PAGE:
There’s a restaurant behind the Cathedral that was originally established in 1933 and has seen good times and bad over the years. It is now in a good phase, a great phase even. It is now proudly owned and run by Beni (José Manuel Benito), a great chef who has his fingers in quite a few of the culinary spaces in Valencia, including ‘Escuela de Arroces y Paella Valenciana.’
Before we go much further I should tell you that there’s no wifi at Bar Almudin but there is great Vermouth! Oh, and there’s no published phone number either so you can’t book ahead, just turn up! We did just that on a sunny Saturday with two good friends.
I can vouch for the Vermouth, no sooner had we sat down than four very generous glasses of this excellent local Vermouth arrived at the table! We ordered a bottle of Les 2Ces, a Utiel Requena wine from Chosas Carrascal. A fruity blend of Bobal, Tempranillo and Syrah and aged in oak (15€ a bottle), while we perused the menu and took in our surroundings. Bar Almudin is a small bar on two very low ceilinged floors – the walls are covered in photos of old Valencia and family photos, which Beni told me were of his own family over the years – his parents and grandparents and uncles and aunts.
We sat on the lower floor, a couple of steps down from the bar, and decided that we would all have the Menú Degustacíon (Taster menu. 16€ per person), which consisted of five starters to share, followed by a main course and dessert or coffee.
We started with a huge and lovely salad each, topped with boquerones (small cured fish). Then bread and a little pot of grated tomato and oil arrived at the table (Pan Catalan). We followed this with Valencian Clochinas – even though there was an ‘R’ in the month…rising sea temperatures are apparently responsible for extending the season of these smaller and sweeter mussels. They were excellent and slightly piquant, which was a surprise.
Next came a great favourite of all of us at the table – Escalivada(roasted red peppers, aubergine and garlic in olive oil served, in this case, topped with but quality Tuna) really delicious! M’s favourite came next – Patatas Bravas (brave potatoes! fried potatoes smothered in a garlic mayonnaise and a chilli tomato sauce). Albondigas de Abuela were served two to a little cauldron (Grandma’s meatballs in a rich sauce) piping hot and tasty.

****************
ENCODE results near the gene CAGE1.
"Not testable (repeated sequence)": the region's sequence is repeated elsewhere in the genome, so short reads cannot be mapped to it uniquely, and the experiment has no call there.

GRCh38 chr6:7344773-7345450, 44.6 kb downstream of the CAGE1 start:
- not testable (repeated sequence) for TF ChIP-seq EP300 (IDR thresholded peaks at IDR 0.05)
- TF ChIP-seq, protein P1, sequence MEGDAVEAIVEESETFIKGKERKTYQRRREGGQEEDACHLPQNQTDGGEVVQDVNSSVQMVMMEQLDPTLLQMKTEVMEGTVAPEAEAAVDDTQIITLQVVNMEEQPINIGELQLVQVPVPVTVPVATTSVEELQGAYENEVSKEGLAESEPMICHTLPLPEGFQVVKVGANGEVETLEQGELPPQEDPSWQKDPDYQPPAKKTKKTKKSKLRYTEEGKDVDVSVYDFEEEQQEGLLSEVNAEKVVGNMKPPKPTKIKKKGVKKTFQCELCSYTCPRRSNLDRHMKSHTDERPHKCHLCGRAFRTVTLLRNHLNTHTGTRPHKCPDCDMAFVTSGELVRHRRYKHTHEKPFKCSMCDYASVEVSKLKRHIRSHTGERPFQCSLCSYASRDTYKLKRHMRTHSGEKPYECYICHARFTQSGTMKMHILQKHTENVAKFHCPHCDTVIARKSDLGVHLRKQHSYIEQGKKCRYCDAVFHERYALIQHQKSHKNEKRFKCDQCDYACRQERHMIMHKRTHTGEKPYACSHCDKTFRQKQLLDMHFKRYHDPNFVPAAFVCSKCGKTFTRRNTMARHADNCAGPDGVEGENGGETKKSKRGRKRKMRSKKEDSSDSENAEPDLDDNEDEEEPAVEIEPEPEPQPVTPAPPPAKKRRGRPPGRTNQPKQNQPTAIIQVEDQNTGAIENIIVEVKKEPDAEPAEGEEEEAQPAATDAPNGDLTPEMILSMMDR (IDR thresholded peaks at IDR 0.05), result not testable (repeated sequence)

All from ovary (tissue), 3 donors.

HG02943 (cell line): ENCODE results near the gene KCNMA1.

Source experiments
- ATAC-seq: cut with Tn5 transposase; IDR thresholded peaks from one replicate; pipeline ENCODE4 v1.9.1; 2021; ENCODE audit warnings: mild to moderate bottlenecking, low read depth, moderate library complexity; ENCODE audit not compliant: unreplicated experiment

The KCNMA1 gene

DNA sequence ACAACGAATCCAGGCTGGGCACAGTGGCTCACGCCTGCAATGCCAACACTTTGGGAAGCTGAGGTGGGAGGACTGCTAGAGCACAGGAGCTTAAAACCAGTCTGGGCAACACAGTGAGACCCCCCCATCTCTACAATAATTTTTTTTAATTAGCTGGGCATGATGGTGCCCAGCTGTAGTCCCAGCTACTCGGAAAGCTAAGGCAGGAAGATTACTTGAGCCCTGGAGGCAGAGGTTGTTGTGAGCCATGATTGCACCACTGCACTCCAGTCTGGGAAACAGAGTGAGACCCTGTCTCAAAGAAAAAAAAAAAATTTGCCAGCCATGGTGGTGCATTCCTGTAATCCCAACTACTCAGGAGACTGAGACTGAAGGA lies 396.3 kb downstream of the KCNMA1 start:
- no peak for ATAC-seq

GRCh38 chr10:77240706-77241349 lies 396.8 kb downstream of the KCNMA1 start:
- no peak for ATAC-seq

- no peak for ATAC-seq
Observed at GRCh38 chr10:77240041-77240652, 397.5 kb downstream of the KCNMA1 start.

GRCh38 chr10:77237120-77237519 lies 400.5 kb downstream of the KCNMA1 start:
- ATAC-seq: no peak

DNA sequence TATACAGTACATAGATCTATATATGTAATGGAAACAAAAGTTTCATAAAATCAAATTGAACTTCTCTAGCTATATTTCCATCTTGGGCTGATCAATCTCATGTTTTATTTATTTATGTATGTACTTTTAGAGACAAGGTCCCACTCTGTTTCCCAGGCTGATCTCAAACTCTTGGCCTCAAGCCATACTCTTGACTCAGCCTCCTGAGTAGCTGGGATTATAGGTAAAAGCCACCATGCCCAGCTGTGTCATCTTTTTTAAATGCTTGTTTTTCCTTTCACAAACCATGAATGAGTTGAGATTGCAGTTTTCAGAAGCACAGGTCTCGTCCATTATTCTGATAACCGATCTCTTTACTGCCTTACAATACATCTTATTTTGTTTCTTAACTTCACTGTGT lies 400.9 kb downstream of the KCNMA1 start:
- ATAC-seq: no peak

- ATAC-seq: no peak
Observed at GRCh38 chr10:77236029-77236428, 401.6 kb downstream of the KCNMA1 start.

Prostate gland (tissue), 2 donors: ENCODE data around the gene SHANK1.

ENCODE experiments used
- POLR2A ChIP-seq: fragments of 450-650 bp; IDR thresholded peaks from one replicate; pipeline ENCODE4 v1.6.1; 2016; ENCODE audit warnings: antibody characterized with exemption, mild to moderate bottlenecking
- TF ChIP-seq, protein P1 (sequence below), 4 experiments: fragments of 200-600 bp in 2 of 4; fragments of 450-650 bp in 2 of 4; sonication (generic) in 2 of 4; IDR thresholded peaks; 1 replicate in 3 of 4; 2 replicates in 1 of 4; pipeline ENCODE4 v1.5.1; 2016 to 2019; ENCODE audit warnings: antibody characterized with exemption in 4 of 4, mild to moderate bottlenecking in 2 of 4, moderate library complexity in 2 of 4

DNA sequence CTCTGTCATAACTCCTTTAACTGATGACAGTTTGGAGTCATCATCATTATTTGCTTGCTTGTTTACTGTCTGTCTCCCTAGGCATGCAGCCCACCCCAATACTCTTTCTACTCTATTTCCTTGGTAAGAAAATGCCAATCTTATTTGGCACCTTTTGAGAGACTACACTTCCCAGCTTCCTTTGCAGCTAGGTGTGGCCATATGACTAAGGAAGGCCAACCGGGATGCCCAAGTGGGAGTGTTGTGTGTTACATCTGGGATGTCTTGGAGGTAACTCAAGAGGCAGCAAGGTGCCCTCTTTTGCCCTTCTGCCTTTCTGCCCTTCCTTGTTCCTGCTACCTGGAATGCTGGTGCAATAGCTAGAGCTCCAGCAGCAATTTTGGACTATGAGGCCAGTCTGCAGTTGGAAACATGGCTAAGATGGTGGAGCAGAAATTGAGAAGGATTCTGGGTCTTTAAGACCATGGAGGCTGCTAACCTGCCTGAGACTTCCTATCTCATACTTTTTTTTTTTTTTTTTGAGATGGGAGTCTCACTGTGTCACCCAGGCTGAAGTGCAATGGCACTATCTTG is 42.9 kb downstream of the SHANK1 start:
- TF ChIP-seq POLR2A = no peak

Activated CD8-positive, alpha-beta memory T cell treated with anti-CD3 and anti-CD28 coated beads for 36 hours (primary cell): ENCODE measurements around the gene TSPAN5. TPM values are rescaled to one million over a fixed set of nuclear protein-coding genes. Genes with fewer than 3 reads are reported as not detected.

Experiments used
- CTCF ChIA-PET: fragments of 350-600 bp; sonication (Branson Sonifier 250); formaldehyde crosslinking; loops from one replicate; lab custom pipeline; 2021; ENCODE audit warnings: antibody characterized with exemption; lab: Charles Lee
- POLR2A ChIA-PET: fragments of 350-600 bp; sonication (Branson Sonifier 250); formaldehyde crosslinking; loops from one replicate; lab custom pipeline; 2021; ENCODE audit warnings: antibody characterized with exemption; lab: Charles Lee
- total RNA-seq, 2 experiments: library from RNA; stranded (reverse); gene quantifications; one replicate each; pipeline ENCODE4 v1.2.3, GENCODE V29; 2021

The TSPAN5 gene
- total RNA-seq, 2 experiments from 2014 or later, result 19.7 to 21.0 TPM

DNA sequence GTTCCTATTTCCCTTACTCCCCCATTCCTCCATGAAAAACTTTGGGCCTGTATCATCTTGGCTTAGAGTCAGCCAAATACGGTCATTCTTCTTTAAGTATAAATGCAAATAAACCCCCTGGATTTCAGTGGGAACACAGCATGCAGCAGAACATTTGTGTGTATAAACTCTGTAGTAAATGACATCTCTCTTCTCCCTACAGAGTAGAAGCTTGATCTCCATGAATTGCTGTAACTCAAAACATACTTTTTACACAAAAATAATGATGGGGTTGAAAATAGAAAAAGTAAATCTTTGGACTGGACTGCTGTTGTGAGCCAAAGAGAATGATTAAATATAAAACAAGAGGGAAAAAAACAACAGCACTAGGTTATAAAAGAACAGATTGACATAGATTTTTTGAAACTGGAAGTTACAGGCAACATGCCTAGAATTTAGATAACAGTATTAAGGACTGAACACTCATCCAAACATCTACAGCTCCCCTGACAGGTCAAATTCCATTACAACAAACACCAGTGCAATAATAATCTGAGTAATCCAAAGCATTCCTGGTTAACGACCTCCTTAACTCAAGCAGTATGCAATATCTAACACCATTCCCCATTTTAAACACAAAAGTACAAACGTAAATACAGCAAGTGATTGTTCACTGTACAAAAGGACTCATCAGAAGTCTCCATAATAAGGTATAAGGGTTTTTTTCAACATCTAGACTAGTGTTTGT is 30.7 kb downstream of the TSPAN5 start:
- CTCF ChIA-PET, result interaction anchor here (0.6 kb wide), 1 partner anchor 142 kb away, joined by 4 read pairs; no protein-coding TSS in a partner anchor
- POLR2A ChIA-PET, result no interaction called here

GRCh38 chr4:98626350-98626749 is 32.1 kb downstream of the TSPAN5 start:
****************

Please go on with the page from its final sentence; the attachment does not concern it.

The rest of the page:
Just when we thought we were finished with the starters Araceli, the manageress, arrived at the table with a little plate of freshly cooked croquetas de bacalao (cod and potato croquettes) which, though delicious, made us all seriously wonder if we were going to manage the main course!
After a little (enforced by us) wait, our main course arrived to the table. A large enamel cauldron of Arroz Meloso de Pollo, Pato, hongos y caracoles. This is a creamy rice, the word meloso means honey-like, with chicken, duck wild mushrooms and snails. When we had the paella class at ‘Escuela de Arroces y Paella Valenciana’, we were asking the chef Jaime why snails were disappearing from paellas. His answer was that most restaurants were leaving them out for the tourists so it was interesting that they were included in this delicious rice dish. We managed to almost finish it in spite of all we had eaten before – well, it was over a couple of hours or so!
We had another little break before desserts – Apple Tarte Tatin, Arnadi (a Valencian dish of roast sweetened pumpkin with almond flour and lemon zest – it’s traditionally served around Easter), Crema Valenciana (a ground rice pudding with cinnamon and brûléed sugar topping). All three were great but a struggle to eat…
We finished with a chupito of Mistella – a chilled sweet white dessert wine. A perfect end to a great meal.
C/Almudin, 14 (near Plaza Virgen)
No telephone number and strictly no wifi!
Open Wednesday to Monday until midnight
Extensive Tapas menu – dishes from 5€
Main dishes and Rices from 14€
Good wine list of mainly Spanish Wines
Vermouth Casera (Homemade) a speciality
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